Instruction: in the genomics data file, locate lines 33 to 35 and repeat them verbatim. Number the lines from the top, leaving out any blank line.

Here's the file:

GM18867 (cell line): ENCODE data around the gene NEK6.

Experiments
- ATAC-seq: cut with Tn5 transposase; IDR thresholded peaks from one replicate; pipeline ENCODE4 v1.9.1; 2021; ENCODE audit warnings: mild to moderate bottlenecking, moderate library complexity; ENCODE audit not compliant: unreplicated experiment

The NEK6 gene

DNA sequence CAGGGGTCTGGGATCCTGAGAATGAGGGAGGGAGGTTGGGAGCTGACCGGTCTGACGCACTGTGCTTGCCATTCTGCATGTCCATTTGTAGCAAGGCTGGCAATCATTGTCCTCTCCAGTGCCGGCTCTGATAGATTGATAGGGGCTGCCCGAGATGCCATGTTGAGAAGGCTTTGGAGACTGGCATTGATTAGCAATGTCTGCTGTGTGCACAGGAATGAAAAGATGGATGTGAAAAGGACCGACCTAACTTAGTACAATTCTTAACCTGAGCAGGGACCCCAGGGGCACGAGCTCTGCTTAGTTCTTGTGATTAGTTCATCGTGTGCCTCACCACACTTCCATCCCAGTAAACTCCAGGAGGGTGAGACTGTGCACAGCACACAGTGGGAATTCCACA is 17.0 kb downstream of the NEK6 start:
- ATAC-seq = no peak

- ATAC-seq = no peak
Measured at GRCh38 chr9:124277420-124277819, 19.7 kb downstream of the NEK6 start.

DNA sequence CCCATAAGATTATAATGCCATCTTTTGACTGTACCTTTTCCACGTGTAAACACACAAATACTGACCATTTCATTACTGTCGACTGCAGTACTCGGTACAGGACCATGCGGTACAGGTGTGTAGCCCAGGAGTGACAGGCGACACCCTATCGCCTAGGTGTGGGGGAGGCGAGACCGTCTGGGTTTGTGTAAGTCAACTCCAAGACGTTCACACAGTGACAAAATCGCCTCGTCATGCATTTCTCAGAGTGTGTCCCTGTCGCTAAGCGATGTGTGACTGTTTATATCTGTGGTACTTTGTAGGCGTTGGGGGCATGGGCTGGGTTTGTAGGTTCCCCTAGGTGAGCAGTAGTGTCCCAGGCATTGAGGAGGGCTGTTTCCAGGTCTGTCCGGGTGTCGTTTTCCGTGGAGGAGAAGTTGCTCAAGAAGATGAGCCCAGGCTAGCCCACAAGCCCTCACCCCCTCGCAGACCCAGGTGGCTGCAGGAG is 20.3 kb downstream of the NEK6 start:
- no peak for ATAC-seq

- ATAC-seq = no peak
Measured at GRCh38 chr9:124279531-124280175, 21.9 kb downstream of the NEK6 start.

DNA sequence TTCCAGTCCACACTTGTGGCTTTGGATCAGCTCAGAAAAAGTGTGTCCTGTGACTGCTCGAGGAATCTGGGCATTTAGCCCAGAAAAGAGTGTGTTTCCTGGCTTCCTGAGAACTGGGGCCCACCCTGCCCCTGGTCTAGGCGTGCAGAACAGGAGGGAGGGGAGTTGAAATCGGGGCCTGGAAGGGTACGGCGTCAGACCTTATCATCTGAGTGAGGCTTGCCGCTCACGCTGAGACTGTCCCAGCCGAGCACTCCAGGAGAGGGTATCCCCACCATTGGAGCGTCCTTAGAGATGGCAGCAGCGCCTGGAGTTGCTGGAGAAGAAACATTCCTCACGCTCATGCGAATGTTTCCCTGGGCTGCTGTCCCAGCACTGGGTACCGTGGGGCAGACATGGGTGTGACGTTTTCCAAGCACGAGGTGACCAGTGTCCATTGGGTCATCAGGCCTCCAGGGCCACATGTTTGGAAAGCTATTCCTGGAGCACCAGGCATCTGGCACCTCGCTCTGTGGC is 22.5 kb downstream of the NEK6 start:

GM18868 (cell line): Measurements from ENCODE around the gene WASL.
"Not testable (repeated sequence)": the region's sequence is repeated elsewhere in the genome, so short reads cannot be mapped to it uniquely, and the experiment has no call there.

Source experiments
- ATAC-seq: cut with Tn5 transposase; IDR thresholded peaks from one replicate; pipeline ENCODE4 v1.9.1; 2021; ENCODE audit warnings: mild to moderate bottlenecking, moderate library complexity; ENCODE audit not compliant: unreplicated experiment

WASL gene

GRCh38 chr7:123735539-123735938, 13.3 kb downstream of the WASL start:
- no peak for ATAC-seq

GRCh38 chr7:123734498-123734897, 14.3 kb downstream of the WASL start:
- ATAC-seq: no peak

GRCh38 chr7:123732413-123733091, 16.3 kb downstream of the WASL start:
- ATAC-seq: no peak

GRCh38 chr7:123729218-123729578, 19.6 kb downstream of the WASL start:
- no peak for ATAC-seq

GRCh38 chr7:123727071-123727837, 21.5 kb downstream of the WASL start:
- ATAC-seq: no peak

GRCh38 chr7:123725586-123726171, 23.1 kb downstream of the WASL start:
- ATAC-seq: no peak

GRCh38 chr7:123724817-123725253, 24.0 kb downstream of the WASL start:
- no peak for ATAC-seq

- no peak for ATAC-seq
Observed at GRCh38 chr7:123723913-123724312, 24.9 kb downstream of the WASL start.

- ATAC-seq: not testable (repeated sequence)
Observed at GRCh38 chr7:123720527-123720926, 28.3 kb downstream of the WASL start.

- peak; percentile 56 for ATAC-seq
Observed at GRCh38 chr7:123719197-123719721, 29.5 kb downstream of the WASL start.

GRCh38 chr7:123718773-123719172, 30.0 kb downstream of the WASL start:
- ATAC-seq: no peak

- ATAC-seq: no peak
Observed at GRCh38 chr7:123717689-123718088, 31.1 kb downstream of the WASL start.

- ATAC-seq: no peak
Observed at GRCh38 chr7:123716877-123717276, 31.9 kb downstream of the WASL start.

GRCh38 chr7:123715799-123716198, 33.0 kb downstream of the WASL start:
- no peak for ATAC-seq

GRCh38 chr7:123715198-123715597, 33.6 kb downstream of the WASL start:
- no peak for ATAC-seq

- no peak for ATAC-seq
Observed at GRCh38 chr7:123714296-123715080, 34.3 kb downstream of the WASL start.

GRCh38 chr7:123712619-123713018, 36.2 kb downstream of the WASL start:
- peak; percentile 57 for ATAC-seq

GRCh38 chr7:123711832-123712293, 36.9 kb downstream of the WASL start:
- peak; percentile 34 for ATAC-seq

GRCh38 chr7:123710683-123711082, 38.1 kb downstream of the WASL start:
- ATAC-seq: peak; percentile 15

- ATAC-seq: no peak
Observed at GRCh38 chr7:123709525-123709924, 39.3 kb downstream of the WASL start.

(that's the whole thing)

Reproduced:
- no peak for ATAC-seq
Observed at GRCh38 chr7:123723913-123724312, 24.9 kb downstream of the WASL start.

- ATAC-seq: not testable (repeated sequence)